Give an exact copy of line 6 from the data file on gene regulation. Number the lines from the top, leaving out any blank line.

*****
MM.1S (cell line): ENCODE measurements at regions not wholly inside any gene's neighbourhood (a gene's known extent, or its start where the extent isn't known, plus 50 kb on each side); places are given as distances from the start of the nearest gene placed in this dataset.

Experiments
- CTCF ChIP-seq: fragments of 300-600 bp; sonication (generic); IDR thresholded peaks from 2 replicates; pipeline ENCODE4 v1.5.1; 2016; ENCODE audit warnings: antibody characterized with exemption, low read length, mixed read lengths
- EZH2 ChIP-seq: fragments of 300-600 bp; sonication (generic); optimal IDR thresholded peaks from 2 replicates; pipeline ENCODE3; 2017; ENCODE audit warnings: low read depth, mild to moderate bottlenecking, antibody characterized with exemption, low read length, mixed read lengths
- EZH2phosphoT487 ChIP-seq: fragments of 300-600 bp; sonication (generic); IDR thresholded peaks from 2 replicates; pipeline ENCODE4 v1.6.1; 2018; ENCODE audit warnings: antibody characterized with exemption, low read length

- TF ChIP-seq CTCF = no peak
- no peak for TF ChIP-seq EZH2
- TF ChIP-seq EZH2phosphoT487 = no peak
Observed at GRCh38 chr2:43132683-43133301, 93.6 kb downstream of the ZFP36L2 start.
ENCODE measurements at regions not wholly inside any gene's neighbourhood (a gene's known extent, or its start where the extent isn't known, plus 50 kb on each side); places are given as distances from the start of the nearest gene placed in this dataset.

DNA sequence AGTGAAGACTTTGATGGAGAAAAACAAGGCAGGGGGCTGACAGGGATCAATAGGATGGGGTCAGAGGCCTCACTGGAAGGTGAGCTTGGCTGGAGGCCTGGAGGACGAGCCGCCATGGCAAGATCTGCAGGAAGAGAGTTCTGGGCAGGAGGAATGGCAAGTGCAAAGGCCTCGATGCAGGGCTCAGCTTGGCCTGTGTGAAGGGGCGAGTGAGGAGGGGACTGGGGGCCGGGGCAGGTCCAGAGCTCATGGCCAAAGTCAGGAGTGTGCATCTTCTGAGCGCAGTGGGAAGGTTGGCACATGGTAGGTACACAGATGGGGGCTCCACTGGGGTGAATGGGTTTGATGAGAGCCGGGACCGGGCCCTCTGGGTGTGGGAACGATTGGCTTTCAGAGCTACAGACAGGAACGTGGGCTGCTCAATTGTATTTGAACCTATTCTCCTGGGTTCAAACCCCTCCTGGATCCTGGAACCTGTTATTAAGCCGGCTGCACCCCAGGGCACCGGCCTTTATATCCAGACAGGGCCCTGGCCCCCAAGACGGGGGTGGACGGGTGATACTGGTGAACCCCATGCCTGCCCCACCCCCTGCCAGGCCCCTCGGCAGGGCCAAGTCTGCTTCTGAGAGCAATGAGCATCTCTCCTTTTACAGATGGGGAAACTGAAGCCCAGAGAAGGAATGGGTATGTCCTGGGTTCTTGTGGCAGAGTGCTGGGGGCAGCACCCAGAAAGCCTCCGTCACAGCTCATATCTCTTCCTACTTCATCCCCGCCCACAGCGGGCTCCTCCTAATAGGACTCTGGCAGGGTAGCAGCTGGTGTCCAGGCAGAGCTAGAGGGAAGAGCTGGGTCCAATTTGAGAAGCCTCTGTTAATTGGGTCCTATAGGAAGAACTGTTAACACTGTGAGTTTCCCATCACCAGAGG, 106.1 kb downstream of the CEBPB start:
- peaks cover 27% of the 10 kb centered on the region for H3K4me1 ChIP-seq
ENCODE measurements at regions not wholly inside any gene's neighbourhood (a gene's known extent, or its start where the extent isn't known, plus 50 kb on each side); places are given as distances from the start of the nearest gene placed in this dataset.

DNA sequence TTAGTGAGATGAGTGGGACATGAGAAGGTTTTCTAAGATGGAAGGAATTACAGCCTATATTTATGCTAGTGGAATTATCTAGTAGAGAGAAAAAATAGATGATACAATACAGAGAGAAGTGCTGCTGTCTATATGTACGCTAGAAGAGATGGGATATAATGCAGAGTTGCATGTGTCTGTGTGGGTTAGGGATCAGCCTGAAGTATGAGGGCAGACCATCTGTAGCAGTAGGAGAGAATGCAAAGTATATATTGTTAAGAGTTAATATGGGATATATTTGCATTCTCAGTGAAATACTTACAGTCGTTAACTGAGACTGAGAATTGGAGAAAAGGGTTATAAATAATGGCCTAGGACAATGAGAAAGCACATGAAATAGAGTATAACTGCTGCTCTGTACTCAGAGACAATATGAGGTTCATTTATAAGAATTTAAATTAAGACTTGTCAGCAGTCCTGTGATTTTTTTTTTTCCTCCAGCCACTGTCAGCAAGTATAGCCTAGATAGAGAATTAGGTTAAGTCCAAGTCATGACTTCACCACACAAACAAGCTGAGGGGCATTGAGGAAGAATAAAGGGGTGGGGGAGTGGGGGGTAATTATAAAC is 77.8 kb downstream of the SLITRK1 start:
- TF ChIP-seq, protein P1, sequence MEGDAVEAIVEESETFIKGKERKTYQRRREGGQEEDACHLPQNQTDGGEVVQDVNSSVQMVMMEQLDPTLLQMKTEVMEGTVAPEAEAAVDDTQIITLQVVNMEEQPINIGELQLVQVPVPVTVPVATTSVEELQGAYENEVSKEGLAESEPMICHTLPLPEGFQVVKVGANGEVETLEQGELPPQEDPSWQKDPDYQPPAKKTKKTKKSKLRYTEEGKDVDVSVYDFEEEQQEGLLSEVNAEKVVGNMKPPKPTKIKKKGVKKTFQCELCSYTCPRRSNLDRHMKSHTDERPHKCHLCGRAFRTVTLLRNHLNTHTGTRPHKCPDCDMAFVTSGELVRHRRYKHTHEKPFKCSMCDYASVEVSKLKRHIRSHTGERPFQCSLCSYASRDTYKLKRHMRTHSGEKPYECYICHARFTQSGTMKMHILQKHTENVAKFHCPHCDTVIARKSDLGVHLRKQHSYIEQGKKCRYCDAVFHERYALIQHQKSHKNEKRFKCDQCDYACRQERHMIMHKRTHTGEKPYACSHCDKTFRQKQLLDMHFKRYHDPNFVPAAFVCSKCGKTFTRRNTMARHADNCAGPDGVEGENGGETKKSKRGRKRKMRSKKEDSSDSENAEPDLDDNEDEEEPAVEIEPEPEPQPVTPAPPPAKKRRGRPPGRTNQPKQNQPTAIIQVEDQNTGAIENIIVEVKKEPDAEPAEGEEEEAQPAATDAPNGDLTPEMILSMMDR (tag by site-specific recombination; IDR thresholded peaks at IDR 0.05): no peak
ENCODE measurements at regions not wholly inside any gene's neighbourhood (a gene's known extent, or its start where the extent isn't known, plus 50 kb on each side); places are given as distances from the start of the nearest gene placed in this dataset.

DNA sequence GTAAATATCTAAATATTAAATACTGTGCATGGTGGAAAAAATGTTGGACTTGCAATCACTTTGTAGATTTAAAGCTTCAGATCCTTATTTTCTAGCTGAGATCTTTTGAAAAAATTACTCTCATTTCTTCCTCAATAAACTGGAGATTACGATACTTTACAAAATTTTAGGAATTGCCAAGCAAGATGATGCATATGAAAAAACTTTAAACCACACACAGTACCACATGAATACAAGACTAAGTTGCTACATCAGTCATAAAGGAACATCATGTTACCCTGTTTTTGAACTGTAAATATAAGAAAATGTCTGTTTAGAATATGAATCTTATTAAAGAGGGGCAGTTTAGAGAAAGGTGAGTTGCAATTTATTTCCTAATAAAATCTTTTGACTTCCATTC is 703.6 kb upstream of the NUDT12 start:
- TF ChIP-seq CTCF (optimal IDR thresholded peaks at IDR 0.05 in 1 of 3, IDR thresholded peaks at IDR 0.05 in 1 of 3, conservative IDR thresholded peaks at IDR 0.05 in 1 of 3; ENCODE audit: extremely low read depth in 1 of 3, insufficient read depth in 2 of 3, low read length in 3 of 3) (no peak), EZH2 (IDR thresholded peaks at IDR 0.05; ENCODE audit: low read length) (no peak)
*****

- TF ChIP-seq CTCF = no peak